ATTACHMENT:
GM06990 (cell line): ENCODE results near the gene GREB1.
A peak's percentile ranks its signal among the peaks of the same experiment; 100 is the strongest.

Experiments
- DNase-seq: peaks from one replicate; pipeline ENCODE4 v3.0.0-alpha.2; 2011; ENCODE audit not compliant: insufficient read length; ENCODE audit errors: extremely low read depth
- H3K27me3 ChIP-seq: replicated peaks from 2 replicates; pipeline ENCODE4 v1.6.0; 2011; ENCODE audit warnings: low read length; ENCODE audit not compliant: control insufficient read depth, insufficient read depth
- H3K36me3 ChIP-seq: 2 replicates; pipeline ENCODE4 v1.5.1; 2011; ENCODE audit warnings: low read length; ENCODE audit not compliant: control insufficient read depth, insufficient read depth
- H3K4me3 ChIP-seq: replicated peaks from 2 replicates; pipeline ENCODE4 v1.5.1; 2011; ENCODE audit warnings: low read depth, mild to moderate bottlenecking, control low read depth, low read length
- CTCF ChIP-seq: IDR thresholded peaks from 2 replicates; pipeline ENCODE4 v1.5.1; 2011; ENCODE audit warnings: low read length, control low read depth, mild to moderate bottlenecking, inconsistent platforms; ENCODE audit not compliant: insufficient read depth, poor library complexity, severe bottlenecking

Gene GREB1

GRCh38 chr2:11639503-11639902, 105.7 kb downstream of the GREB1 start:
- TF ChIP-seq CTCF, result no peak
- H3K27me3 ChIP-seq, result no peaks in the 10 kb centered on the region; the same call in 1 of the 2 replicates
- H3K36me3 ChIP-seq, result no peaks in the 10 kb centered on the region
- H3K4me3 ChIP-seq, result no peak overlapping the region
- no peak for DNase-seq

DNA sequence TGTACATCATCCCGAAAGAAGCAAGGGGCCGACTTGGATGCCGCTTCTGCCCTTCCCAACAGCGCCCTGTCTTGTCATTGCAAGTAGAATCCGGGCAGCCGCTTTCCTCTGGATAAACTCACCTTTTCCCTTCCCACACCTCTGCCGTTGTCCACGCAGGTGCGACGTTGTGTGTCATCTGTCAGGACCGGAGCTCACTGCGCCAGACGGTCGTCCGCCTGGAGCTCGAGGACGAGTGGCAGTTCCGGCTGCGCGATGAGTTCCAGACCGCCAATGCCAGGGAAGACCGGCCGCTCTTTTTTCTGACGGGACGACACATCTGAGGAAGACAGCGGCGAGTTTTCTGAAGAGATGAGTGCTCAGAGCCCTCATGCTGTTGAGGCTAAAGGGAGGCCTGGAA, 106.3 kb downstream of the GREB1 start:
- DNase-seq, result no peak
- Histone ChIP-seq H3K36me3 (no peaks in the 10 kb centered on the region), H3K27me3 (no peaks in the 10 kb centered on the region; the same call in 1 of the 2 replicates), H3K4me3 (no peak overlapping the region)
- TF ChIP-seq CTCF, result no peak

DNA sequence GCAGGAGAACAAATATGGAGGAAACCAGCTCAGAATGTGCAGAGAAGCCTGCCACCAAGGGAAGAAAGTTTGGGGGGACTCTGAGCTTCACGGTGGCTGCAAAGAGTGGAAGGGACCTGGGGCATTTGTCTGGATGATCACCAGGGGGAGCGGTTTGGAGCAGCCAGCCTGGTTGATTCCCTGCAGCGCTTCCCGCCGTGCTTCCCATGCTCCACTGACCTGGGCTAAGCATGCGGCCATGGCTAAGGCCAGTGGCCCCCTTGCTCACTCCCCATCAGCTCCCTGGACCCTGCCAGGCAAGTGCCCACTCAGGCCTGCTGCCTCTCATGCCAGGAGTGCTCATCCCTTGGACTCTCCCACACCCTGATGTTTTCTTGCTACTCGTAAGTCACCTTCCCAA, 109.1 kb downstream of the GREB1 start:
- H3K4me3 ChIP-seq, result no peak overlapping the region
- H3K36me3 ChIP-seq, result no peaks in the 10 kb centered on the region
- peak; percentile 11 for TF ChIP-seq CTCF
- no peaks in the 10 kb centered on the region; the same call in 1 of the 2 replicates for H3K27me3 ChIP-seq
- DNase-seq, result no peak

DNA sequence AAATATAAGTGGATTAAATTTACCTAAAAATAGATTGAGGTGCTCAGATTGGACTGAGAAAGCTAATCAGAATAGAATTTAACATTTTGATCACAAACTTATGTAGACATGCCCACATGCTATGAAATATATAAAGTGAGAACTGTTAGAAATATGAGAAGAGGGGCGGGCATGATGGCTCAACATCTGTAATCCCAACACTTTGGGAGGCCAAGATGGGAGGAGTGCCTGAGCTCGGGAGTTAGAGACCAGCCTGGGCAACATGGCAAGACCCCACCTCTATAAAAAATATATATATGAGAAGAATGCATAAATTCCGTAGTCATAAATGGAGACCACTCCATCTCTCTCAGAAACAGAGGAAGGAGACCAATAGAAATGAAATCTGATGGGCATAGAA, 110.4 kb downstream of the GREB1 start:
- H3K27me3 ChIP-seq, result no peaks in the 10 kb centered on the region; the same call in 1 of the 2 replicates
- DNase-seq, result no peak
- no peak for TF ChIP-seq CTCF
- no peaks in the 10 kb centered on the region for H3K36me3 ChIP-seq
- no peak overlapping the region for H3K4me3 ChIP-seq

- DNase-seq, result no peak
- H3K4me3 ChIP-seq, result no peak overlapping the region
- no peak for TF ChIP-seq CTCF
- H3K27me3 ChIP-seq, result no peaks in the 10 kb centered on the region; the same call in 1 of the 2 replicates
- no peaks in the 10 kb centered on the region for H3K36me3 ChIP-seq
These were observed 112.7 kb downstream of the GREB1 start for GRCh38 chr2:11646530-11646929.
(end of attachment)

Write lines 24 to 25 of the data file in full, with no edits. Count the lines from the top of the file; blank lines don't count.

- no peaks in the 10 kb centered on the region; the same call in 1 of the 2 replicates for H3K27me3 ChIP-seq
- DNase-seq, result no peak